Sifu Shaun Rawcliffe - Palm strike

Proprioception – The Sixth Sense

Most people are familiar with the 5 senses: Hearing, Sight, Smell, Taste and Touch and their importance to us on a daily basis. It is not impossible to live without one or two of these but it does make life a little more difficult.

During the middle of the last Century Neurophysiologists added a ‘Sixth Sense’ to the list called Proprioception, which is the sense of balance, position and movement in space. Proprioception means ‘to feel within’ and is sometimes referred to as the ‘eyes of the body’.

The sense is reliant upon receptors in the joints, muscles and the organs of balance in the inner ear. Using these you are able to judge your position and mass in space and be aware of the amount of muscular tension that you use in order to keep you there.

Most of the movements that you execute throughout the day are automatic and are not, under normal circumstances, dependant upon great thought by yourself. Reaching this state, ordinarily, is good and it allows you to deal with, and respond to, everyday tasks that life throws up. However, this situation can also lead to the suppression of feedback that you are getting from your body telling you when you are over contracting your muscles. As a result of this you will learn to disregard the messages that are telling you that your muscles are getting tight and fatigued. The inherent danger here is that if it is not checked your tensions and erroneous positions will start to feel normal and become embedded within the programming of your body.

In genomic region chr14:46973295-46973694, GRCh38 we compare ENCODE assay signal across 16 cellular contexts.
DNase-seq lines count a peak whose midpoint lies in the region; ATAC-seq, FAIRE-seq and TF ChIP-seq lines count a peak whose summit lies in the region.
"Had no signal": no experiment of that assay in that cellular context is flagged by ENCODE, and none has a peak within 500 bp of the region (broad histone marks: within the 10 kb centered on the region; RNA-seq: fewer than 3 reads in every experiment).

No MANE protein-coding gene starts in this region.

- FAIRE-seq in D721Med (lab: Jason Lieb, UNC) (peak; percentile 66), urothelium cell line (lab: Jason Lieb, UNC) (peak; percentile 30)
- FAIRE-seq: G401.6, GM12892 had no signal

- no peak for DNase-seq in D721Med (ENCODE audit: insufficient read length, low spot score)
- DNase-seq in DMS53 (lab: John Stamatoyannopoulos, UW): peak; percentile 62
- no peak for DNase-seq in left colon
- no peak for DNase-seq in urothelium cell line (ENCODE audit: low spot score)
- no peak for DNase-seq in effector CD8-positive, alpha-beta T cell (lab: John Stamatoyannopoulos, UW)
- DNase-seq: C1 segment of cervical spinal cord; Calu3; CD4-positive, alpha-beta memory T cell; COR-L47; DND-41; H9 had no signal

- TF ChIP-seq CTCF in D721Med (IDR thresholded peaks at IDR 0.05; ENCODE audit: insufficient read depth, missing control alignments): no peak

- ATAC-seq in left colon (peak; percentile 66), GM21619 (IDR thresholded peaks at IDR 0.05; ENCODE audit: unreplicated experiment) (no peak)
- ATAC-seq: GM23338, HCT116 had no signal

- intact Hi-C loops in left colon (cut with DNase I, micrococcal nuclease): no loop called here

Tuning in to this sixth sense is a good way to awaken the feelings and become more aware of your balance, position and movement in space. As practitioners of Wing Chun we have a lot to gain by using our 6th sense to enhance the control and precision with which we use our bodies.

In 1890 a Tasmanian called Frederick Matthias Alexander devised a technique to help himself overcome vocal difficulties that doctors were unable to diagnose. With the use of mirrors and a personal study he concluded that his problems were due to misuse of the postural mechanism and that this was probably the culprit of many of mans ills.

Frederick progressed his technique and in 1932 described, in ‘The use of the Self’, his process of self-discovery and the technique that he had devised. Today the ‘Alexander Technique’ is widely recognised in many circles as a reliable and effective form of self-help, which achieves success by enabling you to ‘tune in’ to your sixth sense.

Conclusion

Wing Chun is renowned for its accomplishment of effective, REAL self-defence but it also runs a bit deeper than that. The mechanical and physical principles that are taught also use proprioception and as you ‘tune in’ to your sixth sense you will gain other advantages from your Wing Chun and not just the obvious ones. Integrating these principles in your daily life will mean that there is every chance you will greatly increase your quality and length of life. You only have to look at Master Ip Chun to see proof of that.

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